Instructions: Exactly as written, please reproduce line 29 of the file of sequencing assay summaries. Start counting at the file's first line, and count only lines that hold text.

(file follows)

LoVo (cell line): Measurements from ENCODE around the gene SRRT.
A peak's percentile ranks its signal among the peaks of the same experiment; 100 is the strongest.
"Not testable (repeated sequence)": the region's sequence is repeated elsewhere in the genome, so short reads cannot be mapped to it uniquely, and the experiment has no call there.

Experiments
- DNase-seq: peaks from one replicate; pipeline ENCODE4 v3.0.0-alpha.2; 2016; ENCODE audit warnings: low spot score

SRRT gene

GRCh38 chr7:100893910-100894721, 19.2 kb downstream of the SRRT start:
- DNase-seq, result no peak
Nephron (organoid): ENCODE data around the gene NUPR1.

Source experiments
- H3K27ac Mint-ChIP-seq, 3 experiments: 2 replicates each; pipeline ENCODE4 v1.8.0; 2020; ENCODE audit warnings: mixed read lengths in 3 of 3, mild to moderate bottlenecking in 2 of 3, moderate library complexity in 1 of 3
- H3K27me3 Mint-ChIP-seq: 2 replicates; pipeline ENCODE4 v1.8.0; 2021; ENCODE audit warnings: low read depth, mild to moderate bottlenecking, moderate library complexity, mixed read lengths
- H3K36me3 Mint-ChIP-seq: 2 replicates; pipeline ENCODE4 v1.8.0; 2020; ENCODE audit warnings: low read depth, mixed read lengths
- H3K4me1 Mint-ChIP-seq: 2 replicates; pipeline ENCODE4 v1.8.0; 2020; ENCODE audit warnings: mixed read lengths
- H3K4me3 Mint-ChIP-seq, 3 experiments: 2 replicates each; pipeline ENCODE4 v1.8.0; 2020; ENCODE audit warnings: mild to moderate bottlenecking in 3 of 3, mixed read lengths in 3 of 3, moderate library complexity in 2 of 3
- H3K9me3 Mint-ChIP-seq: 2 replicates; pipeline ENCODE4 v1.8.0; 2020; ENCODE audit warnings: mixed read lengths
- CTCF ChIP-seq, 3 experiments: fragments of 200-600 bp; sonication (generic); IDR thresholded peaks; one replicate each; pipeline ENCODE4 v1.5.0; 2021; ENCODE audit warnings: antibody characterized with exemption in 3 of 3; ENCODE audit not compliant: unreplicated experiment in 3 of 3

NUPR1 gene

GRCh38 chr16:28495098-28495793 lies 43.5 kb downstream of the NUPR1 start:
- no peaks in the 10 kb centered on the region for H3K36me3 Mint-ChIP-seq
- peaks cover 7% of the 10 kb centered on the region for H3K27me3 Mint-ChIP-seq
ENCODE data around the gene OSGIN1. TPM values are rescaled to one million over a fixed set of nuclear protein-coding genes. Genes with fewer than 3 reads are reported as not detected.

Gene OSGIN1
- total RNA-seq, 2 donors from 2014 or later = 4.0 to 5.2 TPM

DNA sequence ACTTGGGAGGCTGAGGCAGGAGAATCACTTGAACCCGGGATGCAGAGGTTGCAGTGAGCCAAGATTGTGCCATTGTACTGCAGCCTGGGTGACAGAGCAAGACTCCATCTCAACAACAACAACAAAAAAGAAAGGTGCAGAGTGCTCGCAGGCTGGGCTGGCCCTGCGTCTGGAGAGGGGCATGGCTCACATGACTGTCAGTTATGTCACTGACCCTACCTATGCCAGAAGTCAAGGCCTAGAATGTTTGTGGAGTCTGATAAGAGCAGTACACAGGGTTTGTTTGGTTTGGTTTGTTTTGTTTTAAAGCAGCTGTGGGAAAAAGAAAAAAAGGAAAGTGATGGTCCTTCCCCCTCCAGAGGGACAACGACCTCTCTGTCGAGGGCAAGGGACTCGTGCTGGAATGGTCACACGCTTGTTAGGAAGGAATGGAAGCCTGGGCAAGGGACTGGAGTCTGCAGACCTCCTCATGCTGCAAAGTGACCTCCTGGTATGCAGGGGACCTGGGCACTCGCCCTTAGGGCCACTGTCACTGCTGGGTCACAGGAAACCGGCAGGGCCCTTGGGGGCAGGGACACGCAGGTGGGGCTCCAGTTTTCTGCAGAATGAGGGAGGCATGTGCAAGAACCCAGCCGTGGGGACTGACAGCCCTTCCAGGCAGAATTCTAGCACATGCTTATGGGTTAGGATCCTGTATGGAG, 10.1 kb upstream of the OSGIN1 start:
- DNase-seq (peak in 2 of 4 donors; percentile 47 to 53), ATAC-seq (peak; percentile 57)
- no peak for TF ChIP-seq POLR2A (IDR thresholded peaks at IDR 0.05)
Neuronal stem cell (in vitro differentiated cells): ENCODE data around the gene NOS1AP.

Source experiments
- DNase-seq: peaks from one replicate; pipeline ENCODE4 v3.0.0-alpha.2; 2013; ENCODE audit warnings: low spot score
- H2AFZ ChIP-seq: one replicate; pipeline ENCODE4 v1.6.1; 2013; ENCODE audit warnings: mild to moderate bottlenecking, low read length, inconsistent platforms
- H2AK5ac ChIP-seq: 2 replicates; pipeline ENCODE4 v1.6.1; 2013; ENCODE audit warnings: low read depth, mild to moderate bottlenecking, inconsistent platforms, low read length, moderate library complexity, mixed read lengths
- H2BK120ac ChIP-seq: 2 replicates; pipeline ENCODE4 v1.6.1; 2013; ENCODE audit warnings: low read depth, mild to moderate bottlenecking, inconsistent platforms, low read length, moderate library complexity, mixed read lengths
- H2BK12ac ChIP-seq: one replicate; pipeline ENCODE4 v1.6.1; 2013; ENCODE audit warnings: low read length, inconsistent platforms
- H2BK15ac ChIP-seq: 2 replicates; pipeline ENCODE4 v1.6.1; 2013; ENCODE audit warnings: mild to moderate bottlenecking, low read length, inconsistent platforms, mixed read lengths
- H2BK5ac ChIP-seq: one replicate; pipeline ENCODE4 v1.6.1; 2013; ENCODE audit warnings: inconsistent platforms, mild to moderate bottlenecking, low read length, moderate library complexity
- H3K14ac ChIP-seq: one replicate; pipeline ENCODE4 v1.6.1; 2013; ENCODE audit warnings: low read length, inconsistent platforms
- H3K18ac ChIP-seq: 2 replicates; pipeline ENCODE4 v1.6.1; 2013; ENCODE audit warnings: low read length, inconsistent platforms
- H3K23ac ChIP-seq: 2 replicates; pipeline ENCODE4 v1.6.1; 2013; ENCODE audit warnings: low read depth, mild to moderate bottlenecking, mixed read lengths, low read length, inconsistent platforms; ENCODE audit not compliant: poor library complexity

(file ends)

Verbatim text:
Source experiments